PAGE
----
Once the cover is removed, you will see rows of recepticals. The one you want to plug into is the second recepticle from the left, on the very top row.
GM also went to seperate circuits for trailer lighting. These fuses are found in the Electrical Center on the driver's side fender liner, under the hood. This box is marked on the underside, so those fuses are hard to miss.
Just like the others, plug in your controller under the dash.
This is the plug you need.
And this is where is gets plugged in at. This great picture was taken by TornadoTJ.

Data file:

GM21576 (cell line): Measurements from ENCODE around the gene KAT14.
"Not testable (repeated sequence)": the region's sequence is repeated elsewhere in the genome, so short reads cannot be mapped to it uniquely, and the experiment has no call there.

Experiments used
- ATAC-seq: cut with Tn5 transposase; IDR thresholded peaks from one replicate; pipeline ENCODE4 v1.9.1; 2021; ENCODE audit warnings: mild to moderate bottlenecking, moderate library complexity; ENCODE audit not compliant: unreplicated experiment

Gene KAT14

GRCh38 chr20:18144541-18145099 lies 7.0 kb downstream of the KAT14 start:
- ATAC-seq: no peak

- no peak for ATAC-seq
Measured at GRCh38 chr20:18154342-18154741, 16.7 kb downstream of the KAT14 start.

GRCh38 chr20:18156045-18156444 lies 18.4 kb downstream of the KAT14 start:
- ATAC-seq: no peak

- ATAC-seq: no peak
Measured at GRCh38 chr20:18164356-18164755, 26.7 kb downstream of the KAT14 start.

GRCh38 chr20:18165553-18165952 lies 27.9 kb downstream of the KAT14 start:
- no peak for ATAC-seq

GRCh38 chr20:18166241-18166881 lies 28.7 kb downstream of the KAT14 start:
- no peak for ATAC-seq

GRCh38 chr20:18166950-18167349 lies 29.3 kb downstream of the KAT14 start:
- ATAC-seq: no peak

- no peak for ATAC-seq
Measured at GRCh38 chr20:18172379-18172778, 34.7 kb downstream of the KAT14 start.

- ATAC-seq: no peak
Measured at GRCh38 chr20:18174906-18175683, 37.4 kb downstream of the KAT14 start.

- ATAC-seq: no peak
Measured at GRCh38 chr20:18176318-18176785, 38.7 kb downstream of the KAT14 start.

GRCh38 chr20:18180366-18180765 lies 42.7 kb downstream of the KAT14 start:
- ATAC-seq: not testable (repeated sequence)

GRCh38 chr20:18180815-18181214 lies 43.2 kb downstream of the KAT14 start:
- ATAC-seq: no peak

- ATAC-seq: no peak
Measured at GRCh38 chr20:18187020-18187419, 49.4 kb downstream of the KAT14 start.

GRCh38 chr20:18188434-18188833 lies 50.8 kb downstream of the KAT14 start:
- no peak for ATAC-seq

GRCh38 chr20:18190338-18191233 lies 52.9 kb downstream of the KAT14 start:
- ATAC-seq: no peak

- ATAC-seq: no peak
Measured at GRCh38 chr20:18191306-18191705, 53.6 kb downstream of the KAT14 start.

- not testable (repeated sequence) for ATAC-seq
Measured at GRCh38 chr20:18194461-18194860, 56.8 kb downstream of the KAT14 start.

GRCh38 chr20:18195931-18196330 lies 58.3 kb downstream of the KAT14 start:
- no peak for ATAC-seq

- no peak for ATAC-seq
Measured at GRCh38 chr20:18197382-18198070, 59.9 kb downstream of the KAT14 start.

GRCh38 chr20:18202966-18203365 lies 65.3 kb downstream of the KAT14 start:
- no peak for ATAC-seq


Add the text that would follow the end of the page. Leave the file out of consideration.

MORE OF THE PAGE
On the new body style trucks (esspecially on the 04 trucks), if you don't see the plug above the big cluster of wires, reach behind there and feel up against the firewall. You won't be able to see the plug, but it may be attached there. That is the blue box.
Something else exciting for Dodge since 03 is the new electrical center on the driver's side fender well, under the hood. Much like Chevy, this is where you will find fuses for all of the seperate trailer wiring circuits.
Just for you guys that need to hard wire a controller on a Dodge truck, I give you This thread where I laid out how to wire a Dodge truck from scratch for Hick. I've already taken the guess work out of it for you. :p
On the 94?-02 trucks (the last body style), you need to watch for something.